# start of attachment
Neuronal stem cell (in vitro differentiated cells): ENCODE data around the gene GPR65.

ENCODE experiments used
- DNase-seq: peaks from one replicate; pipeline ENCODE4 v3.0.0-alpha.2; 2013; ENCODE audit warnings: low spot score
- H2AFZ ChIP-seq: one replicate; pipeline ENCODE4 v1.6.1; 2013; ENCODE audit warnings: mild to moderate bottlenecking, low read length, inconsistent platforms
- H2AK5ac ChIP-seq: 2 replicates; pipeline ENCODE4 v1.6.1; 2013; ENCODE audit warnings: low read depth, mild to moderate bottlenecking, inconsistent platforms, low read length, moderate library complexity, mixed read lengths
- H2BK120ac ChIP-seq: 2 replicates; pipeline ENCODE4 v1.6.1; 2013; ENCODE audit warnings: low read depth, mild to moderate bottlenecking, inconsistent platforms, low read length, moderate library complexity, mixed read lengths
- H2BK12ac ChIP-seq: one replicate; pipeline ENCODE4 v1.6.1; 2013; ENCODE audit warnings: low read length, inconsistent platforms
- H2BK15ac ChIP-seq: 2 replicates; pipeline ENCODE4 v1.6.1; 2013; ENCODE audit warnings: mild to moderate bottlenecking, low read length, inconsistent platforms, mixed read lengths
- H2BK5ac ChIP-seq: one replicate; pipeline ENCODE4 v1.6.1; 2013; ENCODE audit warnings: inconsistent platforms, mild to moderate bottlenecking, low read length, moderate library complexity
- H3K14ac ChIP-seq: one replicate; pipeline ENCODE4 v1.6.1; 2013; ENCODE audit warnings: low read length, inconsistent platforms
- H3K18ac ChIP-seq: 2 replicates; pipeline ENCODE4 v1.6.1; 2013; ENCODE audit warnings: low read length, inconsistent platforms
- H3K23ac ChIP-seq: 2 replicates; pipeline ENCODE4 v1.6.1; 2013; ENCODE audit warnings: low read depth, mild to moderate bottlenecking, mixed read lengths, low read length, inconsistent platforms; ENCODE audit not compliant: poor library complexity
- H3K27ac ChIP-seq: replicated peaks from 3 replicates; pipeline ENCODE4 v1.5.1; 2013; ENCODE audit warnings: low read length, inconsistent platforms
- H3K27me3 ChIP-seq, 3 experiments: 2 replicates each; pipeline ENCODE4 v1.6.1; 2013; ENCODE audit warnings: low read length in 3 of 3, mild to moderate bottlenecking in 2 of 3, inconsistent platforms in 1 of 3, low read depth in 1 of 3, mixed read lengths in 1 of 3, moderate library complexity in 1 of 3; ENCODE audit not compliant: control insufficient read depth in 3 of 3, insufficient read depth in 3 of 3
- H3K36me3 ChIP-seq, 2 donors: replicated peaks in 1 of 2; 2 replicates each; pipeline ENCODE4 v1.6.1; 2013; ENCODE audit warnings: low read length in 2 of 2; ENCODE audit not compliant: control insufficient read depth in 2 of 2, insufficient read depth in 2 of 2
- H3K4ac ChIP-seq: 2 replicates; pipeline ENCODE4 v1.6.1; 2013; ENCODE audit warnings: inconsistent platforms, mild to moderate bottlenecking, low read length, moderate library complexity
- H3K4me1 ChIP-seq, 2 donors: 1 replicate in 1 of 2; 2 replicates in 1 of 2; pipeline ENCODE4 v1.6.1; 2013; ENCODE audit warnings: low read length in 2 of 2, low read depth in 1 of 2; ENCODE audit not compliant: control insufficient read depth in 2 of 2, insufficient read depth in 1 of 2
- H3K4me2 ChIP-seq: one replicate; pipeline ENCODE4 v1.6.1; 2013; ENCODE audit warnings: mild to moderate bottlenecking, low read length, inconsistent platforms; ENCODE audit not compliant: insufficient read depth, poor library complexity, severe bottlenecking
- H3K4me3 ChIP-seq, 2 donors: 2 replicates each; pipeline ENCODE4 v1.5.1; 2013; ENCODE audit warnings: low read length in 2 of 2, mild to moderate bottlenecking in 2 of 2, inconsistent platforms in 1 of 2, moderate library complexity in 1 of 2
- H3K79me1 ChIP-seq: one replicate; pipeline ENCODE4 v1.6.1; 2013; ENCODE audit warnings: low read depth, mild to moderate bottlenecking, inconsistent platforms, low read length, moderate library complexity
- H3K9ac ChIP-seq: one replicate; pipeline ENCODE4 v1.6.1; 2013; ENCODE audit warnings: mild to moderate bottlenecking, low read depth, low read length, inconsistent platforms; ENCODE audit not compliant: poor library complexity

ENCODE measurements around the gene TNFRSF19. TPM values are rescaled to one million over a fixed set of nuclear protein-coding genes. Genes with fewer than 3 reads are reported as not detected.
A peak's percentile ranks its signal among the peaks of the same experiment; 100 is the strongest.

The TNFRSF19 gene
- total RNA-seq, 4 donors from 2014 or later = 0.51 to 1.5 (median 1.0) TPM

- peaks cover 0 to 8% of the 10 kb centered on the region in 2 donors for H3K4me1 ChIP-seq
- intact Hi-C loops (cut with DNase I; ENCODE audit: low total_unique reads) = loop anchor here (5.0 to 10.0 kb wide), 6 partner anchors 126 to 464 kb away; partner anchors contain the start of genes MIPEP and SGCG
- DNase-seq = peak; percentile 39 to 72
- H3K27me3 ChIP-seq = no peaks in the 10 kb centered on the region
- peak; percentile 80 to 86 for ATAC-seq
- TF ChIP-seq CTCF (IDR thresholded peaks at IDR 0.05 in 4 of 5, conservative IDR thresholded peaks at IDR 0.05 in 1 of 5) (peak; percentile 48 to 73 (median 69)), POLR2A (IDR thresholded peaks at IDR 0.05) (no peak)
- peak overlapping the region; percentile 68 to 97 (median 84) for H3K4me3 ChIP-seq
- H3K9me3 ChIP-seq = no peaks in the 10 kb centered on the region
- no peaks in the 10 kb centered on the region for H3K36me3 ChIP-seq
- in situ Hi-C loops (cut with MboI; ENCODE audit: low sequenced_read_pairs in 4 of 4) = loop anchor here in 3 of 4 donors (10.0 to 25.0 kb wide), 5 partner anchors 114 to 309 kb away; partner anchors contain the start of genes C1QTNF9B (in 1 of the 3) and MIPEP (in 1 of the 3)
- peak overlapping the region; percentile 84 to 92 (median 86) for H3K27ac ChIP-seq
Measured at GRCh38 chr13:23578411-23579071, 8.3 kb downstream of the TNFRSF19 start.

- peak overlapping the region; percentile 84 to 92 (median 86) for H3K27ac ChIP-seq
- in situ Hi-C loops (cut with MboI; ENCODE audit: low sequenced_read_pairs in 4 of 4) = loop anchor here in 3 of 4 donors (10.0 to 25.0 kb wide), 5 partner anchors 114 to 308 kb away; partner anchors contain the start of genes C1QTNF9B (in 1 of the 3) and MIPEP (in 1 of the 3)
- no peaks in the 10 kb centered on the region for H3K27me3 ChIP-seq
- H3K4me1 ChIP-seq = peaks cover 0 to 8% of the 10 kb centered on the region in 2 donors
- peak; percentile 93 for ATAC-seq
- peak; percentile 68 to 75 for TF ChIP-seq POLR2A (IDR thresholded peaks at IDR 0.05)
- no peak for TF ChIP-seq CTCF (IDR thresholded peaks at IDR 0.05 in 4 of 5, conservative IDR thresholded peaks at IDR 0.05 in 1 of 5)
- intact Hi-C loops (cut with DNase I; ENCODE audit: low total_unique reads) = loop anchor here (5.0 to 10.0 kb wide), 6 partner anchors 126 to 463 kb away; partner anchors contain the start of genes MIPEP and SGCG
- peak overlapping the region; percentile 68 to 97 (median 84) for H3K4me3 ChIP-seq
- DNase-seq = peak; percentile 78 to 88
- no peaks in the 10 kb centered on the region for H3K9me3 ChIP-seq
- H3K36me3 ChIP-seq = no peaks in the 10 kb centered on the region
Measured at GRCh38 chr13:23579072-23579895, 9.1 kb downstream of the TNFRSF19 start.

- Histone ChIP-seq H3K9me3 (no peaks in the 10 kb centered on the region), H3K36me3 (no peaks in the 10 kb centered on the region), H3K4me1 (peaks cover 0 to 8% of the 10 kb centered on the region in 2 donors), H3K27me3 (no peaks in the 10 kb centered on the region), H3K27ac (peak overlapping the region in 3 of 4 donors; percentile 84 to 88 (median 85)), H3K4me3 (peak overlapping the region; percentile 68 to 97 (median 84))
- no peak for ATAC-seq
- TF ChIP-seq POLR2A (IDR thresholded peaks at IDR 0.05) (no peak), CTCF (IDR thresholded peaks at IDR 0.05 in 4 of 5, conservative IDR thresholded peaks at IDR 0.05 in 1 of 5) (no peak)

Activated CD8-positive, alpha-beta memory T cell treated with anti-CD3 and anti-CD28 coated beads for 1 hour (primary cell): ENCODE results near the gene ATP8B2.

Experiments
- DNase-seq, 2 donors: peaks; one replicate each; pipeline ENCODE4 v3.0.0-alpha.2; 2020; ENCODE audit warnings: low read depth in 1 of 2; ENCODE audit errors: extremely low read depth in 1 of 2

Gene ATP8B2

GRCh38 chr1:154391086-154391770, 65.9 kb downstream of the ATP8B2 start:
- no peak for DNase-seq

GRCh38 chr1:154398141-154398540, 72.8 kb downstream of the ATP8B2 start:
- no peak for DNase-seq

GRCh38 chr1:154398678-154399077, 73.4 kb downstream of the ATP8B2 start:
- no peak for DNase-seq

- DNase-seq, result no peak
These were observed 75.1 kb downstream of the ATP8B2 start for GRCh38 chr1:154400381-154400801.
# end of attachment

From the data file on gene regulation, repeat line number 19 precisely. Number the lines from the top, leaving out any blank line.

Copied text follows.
- H3K4me3 ChIP-seq, 2 donors: 2 replicates each; pipeline ENCODE4 v1.5.1; 2013; ENCODE audit warnings: low read length in 2 of 2, mild to moderate bottlenecking in 2 of 2, inconsistent platforms in 1 of 2, moderate library complexity in 1 of 2